Experts: AI will supplement, not replace, doctors

A panel of researchers and technology professionals agreed Wednesday the rise of artificial intelligence and machine learning was more likely to augment medical professionals’ clinical abilities rather than replace the doctors, nurses and other providers altogether.

“I think artificial intelligence, predictive modeling and all the work we’re doing should be supplementing decisions at the bedside,” said Paul Harris, a professor of biomedical informatics and biomedical engineering at Vanderbilt University. “The direction we’re heading is informed decision making that’s guided by artificial intelligence, but not necessarily taking the place of clinicians.”

Harris made the comments during a discussion at the Health:Further conference’s second day downtown. He was joined on the panel by Rob Metcalf of Concert Genetics, Damian Mingle of Intermedix and Matthew Russell of Digital Reasoning Systems.

Mingle said he believes clinicians with good personalities and bedside manners will “be the safest for the longest period of time,” as machines “will have a harder time with that.”

“More information is better,” Mingle added. “Getting that good information in the right hands of someone who knows how to synthesize that works really, really well.”

Russell said he is “pretty conservative” on what he thinks artificial intelligence and machine learning are capable of in the health care field, despite his belief that the new technologies will be “the most disruptive thing I will see in my life.”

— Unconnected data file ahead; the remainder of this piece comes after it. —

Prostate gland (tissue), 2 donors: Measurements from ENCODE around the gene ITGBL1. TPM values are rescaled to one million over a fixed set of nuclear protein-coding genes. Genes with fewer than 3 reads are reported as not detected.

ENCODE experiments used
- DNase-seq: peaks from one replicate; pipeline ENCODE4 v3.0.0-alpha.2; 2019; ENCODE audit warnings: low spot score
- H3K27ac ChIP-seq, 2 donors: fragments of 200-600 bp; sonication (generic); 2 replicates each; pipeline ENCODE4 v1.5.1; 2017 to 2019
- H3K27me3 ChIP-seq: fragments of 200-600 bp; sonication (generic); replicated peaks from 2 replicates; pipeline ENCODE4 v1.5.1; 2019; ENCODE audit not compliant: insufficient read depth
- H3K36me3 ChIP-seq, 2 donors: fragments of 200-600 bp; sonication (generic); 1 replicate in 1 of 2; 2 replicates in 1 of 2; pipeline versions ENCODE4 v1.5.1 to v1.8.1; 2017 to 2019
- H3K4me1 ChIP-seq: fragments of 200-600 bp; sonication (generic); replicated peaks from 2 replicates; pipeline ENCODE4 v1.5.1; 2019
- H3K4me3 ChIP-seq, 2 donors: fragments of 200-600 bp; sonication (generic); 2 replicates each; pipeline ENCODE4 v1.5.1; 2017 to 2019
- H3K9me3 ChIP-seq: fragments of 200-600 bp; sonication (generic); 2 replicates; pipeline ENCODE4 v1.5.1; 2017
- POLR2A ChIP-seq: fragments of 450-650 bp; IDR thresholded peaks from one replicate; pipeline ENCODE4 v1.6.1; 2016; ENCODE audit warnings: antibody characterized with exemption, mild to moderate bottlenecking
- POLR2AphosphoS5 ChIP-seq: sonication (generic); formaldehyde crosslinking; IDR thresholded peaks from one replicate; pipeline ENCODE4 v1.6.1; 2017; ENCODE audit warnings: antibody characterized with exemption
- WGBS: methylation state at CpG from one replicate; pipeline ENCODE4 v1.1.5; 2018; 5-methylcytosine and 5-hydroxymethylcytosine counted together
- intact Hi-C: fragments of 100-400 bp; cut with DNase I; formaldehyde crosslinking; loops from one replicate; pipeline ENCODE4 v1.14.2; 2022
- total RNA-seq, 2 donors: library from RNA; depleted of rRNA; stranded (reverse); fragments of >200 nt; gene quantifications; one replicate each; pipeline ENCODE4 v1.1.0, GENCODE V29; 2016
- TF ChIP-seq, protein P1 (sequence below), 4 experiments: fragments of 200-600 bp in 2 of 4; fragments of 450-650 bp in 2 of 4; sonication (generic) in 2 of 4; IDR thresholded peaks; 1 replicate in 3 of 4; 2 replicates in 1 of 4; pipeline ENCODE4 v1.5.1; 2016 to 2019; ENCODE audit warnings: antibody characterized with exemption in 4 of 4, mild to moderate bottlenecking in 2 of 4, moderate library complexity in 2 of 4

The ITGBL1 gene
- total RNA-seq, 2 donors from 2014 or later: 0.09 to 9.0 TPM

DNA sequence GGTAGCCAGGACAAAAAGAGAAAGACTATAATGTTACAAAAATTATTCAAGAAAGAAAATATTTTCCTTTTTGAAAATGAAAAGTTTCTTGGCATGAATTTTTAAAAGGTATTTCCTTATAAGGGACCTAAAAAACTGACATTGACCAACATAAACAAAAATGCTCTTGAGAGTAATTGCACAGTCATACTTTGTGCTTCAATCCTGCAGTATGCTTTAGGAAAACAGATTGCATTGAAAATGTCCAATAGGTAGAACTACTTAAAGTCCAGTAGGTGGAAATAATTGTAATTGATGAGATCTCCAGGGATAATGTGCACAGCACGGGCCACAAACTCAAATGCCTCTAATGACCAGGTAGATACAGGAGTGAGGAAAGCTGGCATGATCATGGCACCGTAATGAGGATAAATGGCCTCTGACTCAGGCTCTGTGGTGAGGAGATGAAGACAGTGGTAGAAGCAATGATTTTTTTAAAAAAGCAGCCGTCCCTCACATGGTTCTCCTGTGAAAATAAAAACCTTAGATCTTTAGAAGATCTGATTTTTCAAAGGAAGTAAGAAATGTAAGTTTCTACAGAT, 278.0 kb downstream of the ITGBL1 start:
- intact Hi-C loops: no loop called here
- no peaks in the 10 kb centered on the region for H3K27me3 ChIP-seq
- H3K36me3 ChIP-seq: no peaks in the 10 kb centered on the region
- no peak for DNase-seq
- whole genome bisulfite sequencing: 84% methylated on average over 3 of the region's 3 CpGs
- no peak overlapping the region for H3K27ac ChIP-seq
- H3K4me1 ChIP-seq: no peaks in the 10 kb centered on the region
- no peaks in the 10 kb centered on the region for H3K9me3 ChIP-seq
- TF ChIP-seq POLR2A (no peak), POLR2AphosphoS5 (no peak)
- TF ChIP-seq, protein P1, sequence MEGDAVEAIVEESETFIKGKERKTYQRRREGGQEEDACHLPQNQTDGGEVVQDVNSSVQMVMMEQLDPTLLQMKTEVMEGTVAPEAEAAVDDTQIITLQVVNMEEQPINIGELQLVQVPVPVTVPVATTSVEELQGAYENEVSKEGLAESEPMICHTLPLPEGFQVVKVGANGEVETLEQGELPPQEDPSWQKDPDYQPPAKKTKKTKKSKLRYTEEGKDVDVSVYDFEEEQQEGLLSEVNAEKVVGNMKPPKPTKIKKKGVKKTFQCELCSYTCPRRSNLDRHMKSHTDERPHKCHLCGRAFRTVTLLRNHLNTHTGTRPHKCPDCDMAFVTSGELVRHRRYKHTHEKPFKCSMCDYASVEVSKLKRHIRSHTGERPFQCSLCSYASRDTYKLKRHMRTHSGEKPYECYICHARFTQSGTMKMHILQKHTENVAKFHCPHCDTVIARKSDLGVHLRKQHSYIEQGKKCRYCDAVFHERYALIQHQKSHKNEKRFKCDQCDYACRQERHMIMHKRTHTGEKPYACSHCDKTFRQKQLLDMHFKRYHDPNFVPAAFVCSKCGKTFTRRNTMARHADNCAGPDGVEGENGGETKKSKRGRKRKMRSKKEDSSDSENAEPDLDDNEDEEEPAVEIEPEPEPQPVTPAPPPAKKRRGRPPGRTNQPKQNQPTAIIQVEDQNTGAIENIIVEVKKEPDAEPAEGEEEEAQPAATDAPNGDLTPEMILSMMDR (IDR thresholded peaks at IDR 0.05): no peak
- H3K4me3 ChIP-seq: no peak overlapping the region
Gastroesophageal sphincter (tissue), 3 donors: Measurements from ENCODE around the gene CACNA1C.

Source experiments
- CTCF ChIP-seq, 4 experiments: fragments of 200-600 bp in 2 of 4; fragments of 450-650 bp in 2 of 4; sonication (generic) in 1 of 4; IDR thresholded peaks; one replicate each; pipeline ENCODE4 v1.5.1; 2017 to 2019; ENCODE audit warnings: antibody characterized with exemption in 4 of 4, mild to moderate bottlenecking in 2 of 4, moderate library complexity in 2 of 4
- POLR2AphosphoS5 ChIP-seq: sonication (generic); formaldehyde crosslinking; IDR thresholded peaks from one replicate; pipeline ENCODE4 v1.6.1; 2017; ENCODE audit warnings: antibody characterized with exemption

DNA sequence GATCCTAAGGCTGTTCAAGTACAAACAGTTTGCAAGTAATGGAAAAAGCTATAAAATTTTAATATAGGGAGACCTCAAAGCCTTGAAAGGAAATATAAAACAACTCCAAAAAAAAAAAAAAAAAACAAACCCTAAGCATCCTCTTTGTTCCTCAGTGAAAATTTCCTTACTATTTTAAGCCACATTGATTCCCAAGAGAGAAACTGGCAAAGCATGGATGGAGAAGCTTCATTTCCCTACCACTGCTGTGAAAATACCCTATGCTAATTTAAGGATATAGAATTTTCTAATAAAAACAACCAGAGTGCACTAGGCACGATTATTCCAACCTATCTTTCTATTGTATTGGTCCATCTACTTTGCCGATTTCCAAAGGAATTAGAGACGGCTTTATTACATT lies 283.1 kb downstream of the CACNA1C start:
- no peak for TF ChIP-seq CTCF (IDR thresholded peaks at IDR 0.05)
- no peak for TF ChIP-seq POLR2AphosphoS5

“I think we have a long way to go before we’re completely replacing mission-critical jobs with human lives at stake,” he said. “There’s a lot of inefficiency in health care we’ll be able to squeeze out.”

Mingle offered up an example of a way doctors could use predictive analytics in treating patients. His company developed a model that could predict with accuracy above 90 percent whether a patient had developed sepsis. While they were largely successful in the endeavor, it presented its own problems.

“Ironically, the thing we had the most success with presented us with the most failure,” he said. “Experimentation is OK. The wisdom that you gain is through failed experimentation.”

Harris, who also serves as director of the Vanderbilt Office of Research Informatics, said he had encountered another type of obstacle over the years.

“The biggest problem I see out there is solving the wrong problem,” he said. “I’ve solved a number of problems that didn’t matter.”

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